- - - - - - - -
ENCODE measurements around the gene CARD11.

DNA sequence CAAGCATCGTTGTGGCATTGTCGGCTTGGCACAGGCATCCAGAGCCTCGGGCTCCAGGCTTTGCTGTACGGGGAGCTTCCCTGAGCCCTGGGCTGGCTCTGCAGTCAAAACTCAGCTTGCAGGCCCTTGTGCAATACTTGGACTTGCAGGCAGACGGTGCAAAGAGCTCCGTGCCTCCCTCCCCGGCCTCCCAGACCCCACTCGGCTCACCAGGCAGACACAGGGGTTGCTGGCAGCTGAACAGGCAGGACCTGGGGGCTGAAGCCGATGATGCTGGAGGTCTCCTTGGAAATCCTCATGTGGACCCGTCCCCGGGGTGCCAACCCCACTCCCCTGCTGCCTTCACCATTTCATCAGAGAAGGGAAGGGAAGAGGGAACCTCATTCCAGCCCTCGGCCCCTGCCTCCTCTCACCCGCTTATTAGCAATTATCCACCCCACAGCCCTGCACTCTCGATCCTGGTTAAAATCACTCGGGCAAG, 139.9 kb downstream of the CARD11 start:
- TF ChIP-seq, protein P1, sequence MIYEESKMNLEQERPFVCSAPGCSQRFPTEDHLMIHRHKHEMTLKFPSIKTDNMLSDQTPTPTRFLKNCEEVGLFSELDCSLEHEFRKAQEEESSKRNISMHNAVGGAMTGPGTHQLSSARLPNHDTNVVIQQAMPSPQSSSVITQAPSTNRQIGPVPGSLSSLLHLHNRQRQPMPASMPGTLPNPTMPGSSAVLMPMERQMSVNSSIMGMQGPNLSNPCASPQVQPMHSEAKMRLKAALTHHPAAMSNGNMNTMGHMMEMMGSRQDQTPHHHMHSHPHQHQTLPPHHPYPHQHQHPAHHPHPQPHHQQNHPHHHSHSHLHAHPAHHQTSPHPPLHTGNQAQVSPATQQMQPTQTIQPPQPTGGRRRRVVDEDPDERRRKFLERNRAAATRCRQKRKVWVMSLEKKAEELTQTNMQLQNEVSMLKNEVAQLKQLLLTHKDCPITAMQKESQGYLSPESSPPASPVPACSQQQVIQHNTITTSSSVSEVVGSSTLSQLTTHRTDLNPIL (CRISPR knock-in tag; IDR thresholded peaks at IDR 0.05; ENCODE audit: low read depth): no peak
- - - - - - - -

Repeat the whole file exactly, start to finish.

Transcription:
ENCODE measurements around the gene CARD11.

DNA sequence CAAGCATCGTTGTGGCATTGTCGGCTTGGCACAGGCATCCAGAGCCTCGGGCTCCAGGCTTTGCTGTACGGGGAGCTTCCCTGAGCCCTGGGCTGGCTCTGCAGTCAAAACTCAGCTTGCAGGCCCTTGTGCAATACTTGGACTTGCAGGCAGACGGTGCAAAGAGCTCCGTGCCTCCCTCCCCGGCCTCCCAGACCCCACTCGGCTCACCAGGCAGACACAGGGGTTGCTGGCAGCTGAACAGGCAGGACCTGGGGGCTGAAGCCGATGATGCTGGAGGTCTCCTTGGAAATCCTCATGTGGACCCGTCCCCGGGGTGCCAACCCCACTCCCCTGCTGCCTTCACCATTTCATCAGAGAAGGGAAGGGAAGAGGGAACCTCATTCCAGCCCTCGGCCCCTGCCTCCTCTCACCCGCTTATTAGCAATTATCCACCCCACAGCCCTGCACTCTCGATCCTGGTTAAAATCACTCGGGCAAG, 139.9 kb downstream of the CARD11 start:
- TF ChIP-seq, protein P1, sequence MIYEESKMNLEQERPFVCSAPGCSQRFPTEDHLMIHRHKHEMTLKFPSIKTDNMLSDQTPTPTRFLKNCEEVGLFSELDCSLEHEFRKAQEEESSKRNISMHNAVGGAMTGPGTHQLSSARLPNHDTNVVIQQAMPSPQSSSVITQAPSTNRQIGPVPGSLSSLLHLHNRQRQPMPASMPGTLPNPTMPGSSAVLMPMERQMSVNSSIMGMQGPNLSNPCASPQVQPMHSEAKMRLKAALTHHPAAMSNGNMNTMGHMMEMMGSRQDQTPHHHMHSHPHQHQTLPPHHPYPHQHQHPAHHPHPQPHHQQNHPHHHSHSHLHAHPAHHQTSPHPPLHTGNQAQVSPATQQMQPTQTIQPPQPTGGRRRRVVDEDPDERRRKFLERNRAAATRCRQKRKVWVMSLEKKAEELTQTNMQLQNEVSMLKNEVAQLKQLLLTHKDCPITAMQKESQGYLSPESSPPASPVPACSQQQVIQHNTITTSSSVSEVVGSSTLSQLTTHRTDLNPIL (CRISPR knock-in tag; IDR thresholded peaks at IDR 0.05; ENCODE audit: low read depth): no peak